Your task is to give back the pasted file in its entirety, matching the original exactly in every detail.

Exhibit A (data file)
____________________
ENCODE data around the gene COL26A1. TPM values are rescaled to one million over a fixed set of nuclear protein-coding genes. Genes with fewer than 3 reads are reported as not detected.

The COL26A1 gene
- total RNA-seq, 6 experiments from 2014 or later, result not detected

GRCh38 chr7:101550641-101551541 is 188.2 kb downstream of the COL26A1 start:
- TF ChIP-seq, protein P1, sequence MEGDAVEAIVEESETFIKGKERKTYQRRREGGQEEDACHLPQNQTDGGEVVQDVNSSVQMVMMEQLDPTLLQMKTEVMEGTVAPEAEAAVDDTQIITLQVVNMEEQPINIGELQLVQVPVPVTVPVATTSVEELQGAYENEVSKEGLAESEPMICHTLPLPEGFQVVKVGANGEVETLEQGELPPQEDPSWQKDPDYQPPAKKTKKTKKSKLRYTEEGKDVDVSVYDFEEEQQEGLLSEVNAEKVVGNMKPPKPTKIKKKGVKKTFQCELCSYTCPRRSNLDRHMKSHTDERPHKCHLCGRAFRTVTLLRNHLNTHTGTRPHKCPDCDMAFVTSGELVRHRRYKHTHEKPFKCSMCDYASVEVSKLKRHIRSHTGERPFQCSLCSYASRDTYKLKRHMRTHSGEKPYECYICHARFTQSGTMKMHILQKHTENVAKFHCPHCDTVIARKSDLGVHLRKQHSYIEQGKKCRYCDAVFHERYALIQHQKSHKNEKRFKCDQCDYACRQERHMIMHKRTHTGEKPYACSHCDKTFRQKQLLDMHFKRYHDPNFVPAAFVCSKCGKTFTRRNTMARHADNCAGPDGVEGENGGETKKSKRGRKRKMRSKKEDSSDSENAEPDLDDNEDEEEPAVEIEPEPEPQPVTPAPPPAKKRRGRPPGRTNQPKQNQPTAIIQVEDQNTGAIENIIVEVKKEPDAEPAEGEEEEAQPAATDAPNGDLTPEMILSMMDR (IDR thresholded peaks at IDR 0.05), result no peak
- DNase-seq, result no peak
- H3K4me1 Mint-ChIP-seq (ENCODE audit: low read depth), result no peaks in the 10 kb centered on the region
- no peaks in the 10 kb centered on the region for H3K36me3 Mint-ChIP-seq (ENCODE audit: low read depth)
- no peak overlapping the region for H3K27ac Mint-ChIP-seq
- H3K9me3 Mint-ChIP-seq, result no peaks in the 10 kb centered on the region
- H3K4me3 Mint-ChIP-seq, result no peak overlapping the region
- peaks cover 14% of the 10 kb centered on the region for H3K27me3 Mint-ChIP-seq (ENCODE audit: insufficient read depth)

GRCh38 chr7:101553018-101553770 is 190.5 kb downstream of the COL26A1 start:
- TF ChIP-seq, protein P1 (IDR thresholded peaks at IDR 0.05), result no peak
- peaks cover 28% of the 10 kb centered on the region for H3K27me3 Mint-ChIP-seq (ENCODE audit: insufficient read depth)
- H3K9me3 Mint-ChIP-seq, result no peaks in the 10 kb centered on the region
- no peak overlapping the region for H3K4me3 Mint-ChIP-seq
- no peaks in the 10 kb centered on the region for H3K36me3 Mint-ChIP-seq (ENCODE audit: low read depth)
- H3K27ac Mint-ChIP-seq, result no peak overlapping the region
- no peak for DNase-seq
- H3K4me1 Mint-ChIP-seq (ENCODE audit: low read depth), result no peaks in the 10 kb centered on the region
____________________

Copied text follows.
ENCODE data around the gene COL26A1. TPM values are rescaled to one million over a fixed set of nuclear protein-coding genes. Genes with fewer than 3 reads are reported as not detected.

The COL26A1 gene
- total RNA-seq, 6 experiments from 2014 or later, result not detected

GRCh38 chr7:101550641-101551541 is 188.2 kb downstream of the COL26A1 start:
- TF ChIP-seq, protein P1, sequence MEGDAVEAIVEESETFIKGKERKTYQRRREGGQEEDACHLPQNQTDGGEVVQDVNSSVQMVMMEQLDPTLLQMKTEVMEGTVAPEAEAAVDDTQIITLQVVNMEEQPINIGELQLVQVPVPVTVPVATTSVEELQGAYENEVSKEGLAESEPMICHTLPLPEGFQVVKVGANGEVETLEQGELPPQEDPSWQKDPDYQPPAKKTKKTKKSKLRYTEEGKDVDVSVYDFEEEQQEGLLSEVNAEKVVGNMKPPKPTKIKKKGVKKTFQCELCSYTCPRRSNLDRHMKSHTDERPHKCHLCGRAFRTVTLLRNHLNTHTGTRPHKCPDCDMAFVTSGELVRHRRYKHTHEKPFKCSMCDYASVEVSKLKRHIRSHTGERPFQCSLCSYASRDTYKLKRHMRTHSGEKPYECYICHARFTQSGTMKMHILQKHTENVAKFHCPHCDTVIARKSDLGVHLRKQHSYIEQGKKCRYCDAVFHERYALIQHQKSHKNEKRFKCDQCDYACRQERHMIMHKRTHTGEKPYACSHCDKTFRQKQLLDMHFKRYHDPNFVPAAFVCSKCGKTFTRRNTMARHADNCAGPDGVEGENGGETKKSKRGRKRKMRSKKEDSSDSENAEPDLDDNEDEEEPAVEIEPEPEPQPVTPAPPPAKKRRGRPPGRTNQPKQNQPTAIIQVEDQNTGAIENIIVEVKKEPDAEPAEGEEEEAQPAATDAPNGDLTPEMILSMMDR (IDR thresholded peaks at IDR 0.05), result no peak
- DNase-seq, result no peak
- H3K4me1 Mint-ChIP-seq (ENCODE audit: low read depth), result no peaks in the 10 kb centered on the region
- no peaks in the 10 kb centered on the region for H3K36me3 Mint-ChIP-seq (ENCODE audit: low read depth)
- no peak overlapping the region for H3K27ac Mint-ChIP-seq
- H3K9me3 Mint-ChIP-seq, result no peaks in the 10 kb centered on the region
- H3K4me3 Mint-ChIP-seq, result no peak overlapping the region
- peaks cover 14% of the 10 kb centered on the region for H3K27me3 Mint-ChIP-seq (ENCODE audit: insufficient read depth)

GRCh38 chr7:101553018-101553770 is 190.5 kb downstream of the COL26A1 start:
- TF ChIP-seq, protein P1 (IDR thresholded peaks at IDR 0.05), result no peak
- peaks cover 28% of the 10 kb centered on the region for H3K27me3 Mint-ChIP-seq (ENCODE audit: insufficient read depth)
- H3K9me3 Mint-ChIP-seq, result no peaks in the 10 kb centered on the region
- no peak overlapping the region for H3K4me3 Mint-ChIP-seq
- no peaks in the 10 kb centered on the region for H3K36me3 Mint-ChIP-seq (ENCODE audit: low read depth)
- H3K27ac Mint-ChIP-seq, result no peak overlapping the region
- no peak for DNase-seq
- H3K4me1 Mint-ChIP-seq (ENCODE audit: low read depth), result no peaks in the 10 kb centered on the region